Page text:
How to avoid “counteroffer shame”– a proactive approach to your career planning
Counteroffers are a common occurrence in the job market for mid career professionals in Thailand. Adbardin Chonwattana, Chonburi Branch Manager, en world Thailand shares a story of a counteroffer gone wrong… and how it could have been avoided.
A growing career in a stable environment
A few months ago I was approached by my friend, Paul, who had just received a counteroffer. He was very successful as a Sales Manager at a multinational manufacturing company. He had grown his career there over the last 8 years. He was happy with his role, team, and he relationship with his manager.
Well, he was…until he was approached by another recruiter with an offer for a similar job with a competitor. The salary was 30% higher than he was currently earning.
30% pay rise? What have I got to lose?
Paul was naturally drawn to the money and decided to go to an interview. “What do I have to lose?” he thought.
Paul is a talented guy with a great work ethic so, of course, he was successful. He received the formal offer from the competitor and went with some trepidation to his boss’s office to hand in his notice.
“Really, Paul? We thought you were doing so well and building a great career with us. Is there anything we can do to get you to stay?” asked his manager. “You mentioned it is more money. How much? Maybe we can make this work?”
Should I stay or should I go?
Sure enough, my friend received a counter offer that almost matched the competitor’s salary. “Kong, what should I do? I really like my current company and now the money is on par, I feel like I want to stay.”
I advised him that if he did take the counteroffer he would need to stay for at least 3 years with the company. Accepting a counteroffer is a significant sign of commitment and my friend needed to make sure he acts with integrity over the long term.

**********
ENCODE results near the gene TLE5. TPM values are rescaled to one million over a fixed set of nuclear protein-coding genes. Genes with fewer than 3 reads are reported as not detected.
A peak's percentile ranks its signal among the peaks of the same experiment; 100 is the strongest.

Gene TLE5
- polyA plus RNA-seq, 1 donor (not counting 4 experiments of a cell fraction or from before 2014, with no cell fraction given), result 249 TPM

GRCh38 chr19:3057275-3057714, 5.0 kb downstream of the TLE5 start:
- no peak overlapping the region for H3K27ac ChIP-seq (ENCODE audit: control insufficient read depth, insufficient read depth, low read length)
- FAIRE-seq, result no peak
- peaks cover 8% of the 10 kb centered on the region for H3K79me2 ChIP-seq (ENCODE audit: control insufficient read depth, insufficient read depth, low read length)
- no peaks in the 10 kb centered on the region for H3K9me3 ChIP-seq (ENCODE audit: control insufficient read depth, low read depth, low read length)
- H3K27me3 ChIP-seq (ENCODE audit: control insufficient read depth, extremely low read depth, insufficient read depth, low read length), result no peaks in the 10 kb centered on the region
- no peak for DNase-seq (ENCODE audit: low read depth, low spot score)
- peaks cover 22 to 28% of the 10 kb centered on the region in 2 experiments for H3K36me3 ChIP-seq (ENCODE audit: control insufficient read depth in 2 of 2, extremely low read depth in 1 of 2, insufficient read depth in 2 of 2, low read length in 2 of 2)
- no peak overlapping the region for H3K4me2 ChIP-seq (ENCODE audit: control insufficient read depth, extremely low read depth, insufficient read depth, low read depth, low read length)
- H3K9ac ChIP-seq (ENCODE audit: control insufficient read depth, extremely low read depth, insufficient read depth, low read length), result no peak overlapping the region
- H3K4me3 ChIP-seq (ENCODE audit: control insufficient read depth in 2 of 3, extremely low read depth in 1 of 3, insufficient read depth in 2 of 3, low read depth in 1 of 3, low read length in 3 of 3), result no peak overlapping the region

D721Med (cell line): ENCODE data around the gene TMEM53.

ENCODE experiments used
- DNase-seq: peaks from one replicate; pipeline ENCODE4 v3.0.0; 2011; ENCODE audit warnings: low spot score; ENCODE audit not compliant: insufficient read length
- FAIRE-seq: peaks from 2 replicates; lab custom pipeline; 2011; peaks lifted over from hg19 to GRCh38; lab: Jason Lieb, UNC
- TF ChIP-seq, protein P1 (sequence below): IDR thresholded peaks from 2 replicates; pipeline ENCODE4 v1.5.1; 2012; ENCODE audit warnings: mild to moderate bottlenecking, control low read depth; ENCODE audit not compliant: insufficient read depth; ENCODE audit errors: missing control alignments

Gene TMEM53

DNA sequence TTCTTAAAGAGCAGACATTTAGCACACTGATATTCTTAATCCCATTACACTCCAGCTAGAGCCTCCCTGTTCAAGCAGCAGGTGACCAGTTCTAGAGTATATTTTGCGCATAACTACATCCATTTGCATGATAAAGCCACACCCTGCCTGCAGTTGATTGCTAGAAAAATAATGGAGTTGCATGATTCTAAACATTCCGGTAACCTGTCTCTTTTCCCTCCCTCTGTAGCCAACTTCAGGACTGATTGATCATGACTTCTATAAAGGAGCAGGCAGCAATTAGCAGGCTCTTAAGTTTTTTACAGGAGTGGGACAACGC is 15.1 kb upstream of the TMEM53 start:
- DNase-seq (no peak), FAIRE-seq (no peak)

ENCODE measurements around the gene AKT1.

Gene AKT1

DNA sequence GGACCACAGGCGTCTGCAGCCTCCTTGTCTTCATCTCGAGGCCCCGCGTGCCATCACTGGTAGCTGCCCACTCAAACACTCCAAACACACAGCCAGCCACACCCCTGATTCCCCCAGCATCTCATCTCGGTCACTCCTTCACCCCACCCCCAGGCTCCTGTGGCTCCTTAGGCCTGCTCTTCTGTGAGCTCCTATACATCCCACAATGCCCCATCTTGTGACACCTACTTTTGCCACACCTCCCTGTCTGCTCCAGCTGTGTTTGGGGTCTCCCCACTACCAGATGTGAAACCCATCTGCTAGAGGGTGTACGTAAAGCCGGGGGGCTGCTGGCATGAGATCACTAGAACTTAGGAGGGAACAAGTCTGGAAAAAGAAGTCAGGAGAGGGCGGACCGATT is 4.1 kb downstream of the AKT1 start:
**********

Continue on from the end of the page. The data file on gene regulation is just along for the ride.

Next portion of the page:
Well, Paul took the counteroffer and continued with his existing company.
A happy ending?…not quite
Last week, Paul called me again.
“Kong, I feel awful. Ever since I took the counteroffer I feel so guilty. It’s like is has changed our relationship for ever. I feel really ashamed all the time, like my manager thinks I have no loyalty anymore. I really like working here but now I feel like I’ve broken some kind of trust. I think it might be time to move on as my manager probably thinks I am going to leave anyway!”
Take a proactive approach to gathering market information
I only wish that my friend had approached me when he first thought about going to the interview. I advise every professional to meet regularly with a recruiter to find out about market rates for their industry, experience and role. If Paul had done this he could have approached his manager more proactively about the value he was bringing to the company and how current rates were out of sync with the market.
By taking a more proactive approach to the situation, he could have reached an agreement where he felt fairly compensated and his manager felt like he had handled the situation well.
Unfortunately, I see this type of “counteroffer shame” in many candidates. People accept counteroffers who haven’t really thought about why they went to an interview apart from “get more money”. I hope that by providing updated market information, en world can help people carefully plan for their long term career success.
Differentiate yourself from job hoppers
The job market in the Eastern Seaboard is very aggressive with a lot of salaries being hiked up. With so many job-hoppers around, you can really make differentiate yourself by taking a thoughtful approach to how you plan your career. It is difficult to ignore the lure of a big salary hike. You need to think about what you are giving up in terms of stability, career development and your own values if you go down that path.
Adbardin Chonwattana, Chonburi Branch Manager, en world Thailand spoke with Jennifer Shinkai, APAC Marketing Communications Manager.
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